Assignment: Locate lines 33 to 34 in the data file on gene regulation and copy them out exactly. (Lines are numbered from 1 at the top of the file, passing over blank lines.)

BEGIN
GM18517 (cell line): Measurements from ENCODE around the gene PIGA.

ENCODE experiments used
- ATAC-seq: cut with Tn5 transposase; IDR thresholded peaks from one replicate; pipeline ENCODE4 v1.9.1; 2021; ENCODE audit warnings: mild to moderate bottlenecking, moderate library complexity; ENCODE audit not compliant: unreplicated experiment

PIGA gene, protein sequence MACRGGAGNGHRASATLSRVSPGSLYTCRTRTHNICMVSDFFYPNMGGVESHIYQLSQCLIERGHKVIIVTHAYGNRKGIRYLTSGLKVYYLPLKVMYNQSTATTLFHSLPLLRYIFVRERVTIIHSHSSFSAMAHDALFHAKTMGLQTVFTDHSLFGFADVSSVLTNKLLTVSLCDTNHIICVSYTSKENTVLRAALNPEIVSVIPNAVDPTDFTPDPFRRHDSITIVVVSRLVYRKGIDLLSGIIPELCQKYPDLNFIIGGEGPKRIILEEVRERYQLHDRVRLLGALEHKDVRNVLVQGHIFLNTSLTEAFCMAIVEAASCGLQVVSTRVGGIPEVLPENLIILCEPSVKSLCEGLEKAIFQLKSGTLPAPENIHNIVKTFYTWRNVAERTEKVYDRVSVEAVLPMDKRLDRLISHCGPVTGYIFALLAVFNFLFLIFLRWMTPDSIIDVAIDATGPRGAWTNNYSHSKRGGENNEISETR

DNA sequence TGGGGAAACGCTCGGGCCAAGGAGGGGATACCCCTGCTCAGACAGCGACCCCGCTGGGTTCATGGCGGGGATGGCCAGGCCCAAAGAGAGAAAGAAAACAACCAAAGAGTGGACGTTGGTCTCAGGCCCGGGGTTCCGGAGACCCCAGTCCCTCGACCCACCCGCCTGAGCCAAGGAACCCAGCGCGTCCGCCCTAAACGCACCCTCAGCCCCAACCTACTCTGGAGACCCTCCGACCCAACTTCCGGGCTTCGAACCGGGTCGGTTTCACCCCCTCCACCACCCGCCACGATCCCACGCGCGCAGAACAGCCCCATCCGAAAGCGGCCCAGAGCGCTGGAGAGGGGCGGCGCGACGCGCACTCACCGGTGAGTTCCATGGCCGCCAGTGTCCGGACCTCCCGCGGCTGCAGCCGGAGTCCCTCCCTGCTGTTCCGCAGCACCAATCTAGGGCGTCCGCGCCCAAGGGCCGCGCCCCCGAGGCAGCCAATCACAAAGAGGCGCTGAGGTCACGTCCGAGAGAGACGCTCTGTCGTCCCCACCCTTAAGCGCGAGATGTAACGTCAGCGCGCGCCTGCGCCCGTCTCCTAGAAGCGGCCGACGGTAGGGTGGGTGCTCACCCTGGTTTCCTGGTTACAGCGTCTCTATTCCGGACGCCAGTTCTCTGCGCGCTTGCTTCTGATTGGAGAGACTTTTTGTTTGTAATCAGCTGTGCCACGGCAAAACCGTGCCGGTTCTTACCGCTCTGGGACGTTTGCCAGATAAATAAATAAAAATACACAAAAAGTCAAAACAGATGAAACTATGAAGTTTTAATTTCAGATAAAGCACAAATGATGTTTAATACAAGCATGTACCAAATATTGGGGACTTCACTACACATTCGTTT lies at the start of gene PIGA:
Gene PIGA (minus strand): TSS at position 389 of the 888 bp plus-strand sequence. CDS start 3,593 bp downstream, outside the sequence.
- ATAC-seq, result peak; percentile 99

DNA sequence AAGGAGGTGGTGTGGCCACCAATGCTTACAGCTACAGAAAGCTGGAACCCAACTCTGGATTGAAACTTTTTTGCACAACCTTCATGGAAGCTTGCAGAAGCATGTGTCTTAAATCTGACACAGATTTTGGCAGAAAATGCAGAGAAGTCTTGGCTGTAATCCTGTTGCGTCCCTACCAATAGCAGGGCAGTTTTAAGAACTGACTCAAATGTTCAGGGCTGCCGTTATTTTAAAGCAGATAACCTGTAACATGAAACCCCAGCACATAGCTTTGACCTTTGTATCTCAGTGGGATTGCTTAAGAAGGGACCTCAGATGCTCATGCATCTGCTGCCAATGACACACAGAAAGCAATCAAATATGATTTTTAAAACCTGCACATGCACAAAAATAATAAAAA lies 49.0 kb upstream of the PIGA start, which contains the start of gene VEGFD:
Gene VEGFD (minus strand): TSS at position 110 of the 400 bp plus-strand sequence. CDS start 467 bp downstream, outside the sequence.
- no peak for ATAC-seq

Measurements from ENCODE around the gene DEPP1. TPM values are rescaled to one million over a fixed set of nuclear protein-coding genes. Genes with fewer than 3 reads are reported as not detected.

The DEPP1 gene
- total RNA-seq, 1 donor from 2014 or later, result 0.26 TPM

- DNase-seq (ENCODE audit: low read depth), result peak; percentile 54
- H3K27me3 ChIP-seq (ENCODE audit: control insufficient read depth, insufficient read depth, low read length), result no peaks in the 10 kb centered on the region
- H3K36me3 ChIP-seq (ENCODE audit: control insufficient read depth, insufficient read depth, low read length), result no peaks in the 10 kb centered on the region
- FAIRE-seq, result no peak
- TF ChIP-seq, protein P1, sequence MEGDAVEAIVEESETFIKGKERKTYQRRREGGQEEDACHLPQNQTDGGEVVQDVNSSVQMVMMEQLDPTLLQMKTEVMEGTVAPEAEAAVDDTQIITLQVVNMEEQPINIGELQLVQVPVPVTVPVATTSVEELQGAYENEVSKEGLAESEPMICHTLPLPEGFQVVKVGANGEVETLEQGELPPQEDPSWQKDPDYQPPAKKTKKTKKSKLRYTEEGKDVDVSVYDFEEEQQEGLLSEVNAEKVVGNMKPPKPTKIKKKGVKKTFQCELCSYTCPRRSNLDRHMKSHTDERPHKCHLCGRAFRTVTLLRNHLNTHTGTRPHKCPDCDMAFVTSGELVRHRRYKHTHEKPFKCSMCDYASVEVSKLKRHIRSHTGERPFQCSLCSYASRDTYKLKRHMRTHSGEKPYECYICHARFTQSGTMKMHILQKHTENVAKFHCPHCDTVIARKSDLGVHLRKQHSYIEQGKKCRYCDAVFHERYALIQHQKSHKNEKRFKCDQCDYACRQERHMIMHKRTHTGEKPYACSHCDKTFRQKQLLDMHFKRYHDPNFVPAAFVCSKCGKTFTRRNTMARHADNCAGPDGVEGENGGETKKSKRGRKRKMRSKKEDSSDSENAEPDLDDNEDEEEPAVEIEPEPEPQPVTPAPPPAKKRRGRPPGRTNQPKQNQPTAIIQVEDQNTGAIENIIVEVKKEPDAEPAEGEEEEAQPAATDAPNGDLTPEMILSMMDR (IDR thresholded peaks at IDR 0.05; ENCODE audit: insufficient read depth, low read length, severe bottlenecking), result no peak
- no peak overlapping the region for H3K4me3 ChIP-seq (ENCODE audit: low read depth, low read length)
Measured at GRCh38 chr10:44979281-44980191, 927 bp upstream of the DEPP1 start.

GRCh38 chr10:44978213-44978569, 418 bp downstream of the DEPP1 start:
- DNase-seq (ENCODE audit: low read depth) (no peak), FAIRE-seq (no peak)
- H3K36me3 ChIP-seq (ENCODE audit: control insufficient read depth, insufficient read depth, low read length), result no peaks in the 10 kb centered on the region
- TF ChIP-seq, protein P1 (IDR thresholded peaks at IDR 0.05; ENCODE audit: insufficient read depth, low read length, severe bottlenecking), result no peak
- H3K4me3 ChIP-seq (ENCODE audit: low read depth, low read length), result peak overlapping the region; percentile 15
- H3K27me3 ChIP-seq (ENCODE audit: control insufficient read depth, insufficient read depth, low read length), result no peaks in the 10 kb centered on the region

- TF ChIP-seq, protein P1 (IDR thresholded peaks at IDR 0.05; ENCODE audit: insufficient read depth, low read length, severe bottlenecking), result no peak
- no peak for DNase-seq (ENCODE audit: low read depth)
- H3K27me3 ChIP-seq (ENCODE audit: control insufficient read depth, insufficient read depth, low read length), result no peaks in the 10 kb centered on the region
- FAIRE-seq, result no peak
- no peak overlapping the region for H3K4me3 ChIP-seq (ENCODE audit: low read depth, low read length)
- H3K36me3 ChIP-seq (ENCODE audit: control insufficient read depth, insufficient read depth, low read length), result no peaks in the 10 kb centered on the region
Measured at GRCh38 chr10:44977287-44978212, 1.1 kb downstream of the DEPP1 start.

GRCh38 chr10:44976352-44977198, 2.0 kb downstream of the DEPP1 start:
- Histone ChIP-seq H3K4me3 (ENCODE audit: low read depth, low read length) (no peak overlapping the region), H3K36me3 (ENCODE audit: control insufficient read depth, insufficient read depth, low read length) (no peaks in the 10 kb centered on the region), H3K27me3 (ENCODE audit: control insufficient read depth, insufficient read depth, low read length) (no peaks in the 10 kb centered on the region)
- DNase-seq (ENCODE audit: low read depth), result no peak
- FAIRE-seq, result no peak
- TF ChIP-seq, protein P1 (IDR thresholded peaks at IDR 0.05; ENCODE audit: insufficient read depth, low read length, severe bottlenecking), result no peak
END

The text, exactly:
Measured at GRCh38 chr10:44977287-44978212, 1.1 kb downstream of the DEPP1 start.

GRCh38 chr10:44976352-44977198, 2.0 kb downstream of the DEPP1 start: